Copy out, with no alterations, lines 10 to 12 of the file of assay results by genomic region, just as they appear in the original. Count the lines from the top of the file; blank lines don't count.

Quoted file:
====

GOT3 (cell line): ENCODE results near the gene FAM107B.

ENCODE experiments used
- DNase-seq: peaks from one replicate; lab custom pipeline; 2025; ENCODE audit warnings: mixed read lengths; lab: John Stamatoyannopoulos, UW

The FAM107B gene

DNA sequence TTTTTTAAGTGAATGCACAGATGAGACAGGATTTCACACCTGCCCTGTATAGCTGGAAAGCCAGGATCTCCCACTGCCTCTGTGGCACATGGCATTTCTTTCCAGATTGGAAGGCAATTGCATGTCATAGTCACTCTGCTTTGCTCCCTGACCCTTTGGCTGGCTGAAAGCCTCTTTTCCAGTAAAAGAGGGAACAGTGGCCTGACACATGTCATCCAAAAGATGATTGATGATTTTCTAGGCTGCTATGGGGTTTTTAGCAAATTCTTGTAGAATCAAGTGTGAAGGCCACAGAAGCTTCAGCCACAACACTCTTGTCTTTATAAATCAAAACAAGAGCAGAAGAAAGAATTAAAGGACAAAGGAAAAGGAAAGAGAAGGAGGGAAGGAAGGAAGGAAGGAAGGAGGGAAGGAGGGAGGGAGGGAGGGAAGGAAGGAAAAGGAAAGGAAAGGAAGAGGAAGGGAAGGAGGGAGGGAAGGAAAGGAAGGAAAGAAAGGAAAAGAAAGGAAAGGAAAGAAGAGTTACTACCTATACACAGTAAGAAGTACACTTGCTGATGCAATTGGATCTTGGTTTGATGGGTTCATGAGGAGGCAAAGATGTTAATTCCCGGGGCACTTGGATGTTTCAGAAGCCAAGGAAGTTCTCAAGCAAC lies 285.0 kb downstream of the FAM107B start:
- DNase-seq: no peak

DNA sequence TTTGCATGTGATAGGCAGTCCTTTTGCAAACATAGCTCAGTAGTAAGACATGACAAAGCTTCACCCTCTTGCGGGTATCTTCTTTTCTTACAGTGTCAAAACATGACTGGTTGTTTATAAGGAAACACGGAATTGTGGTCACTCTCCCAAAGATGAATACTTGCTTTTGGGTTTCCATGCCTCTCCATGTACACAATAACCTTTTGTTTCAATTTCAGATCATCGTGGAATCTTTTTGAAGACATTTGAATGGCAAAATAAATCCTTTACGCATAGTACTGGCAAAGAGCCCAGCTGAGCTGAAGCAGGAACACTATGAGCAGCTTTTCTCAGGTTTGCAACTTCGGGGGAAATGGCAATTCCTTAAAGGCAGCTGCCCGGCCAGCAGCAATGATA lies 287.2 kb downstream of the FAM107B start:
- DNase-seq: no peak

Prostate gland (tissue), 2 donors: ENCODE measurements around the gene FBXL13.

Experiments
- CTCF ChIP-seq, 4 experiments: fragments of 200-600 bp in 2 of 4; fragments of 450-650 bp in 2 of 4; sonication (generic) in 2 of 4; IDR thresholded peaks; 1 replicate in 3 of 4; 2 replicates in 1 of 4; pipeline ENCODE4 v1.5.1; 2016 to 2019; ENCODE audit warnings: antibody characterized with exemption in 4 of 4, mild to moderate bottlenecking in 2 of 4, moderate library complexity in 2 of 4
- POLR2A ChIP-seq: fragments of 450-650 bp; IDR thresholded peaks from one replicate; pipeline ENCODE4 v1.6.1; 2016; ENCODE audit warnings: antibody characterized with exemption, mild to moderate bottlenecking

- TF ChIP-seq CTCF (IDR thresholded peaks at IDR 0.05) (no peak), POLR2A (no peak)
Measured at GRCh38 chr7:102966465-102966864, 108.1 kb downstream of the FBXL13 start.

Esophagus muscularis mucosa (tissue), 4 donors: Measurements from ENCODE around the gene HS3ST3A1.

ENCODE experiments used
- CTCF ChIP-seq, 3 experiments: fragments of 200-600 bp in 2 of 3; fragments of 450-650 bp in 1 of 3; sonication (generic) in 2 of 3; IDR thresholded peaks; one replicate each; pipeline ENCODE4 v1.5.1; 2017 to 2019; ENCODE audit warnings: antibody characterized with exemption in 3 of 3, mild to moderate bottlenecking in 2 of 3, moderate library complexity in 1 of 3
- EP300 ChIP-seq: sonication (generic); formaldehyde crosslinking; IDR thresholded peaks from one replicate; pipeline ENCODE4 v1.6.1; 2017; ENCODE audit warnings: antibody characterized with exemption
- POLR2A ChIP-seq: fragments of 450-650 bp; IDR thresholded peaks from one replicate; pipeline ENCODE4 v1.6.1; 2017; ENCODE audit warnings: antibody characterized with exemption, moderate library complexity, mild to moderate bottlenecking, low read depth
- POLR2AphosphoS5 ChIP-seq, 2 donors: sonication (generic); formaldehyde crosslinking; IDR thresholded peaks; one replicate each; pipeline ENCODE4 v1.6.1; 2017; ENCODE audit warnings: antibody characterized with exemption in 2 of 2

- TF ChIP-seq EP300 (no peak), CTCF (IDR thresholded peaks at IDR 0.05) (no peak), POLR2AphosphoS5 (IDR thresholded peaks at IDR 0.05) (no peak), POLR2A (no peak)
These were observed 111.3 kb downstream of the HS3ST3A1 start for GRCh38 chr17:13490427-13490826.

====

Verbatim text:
Experiments
- CTCF ChIP-seq, 4 experiments: fragments of 200-600 bp in 2 of 4; fragments of 450-650 bp in 2 of 4; sonication (generic) in 2 of 4; IDR thresholded peaks; 1 replicate in 3 of 4; 2 replicates in 1 of 4; pipeline ENCODE4 v1.5.1; 2016 to 2019; ENCODE audit warnings: antibody characterized with exemption in 4 of 4, mild to moderate bottlenecking in 2 of 4, moderate library complexity in 2 of 4
- POLR2A ChIP-seq: fragments of 450-650 bp; IDR thresholded peaks from one replicate; pipeline ENCODE4 v1.6.1; 2016; ENCODE audit warnings: antibody characterized with exemption, mild to moderate bottlenecking